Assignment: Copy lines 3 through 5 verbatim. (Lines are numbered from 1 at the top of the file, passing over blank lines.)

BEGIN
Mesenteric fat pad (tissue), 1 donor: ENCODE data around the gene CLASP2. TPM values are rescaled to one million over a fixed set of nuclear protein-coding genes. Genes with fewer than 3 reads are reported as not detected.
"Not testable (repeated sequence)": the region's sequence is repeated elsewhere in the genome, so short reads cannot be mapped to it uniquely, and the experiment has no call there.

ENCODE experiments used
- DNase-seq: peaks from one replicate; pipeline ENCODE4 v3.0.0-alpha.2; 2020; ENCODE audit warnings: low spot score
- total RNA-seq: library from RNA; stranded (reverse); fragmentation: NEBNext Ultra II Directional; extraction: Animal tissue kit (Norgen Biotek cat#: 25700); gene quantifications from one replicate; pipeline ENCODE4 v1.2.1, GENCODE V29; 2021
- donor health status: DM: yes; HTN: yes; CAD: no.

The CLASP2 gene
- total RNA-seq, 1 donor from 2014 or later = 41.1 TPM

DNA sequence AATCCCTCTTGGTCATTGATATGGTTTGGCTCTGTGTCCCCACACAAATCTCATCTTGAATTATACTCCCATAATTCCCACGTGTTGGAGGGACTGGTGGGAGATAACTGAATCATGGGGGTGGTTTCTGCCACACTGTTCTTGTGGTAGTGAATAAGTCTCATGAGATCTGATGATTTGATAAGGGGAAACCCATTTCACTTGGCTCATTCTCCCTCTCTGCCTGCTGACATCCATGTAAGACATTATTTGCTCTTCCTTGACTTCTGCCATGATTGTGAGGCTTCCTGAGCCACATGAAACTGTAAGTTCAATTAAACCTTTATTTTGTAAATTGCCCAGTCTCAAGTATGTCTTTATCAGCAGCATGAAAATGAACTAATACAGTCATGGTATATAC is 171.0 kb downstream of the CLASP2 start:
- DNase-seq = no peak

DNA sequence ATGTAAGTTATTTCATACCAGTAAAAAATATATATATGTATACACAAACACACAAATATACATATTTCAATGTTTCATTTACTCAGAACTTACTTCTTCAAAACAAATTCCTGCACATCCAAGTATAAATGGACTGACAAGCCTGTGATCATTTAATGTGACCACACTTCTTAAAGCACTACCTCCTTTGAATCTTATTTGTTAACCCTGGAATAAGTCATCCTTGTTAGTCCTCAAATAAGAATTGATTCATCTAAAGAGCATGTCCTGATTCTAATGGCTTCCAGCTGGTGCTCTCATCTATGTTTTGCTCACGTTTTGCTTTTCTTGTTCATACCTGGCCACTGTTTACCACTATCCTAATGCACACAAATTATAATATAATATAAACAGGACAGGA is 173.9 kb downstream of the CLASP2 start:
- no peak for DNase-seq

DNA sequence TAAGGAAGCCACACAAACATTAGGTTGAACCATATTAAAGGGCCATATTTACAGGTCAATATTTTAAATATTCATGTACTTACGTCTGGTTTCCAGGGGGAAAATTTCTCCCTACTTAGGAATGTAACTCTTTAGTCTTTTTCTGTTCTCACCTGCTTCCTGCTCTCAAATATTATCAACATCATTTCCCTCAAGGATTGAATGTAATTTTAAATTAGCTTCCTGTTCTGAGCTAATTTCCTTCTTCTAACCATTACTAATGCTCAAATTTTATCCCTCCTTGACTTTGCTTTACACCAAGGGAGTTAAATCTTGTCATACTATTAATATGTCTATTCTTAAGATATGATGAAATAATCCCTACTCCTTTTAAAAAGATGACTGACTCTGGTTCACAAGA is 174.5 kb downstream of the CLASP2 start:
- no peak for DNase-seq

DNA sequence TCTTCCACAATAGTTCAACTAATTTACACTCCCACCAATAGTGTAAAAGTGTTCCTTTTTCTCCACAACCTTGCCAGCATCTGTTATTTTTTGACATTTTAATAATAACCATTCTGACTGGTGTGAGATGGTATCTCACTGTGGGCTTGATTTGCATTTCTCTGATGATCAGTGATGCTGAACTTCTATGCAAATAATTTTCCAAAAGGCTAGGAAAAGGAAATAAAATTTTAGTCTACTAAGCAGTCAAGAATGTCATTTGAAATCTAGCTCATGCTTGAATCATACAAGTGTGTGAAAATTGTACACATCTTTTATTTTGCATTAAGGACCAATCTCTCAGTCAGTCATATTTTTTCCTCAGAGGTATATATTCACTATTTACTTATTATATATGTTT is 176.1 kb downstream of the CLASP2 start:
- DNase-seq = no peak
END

ENCODE experiments used
- DNase-seq: peaks from one replicate; pipeline ENCODE4 v3.0.0-alpha.2; 2020; ENCODE audit warnings: low spot score
- total RNA-seq: library from RNA; stranded (reverse); fragmentation: NEBNext Ultra II Directional; extraction: Animal tissue kit (Norgen Biotek cat#: 25700); gene quantifications from one replicate; pipeline ENCODE4 v1.2.1, GENCODE V29; 2021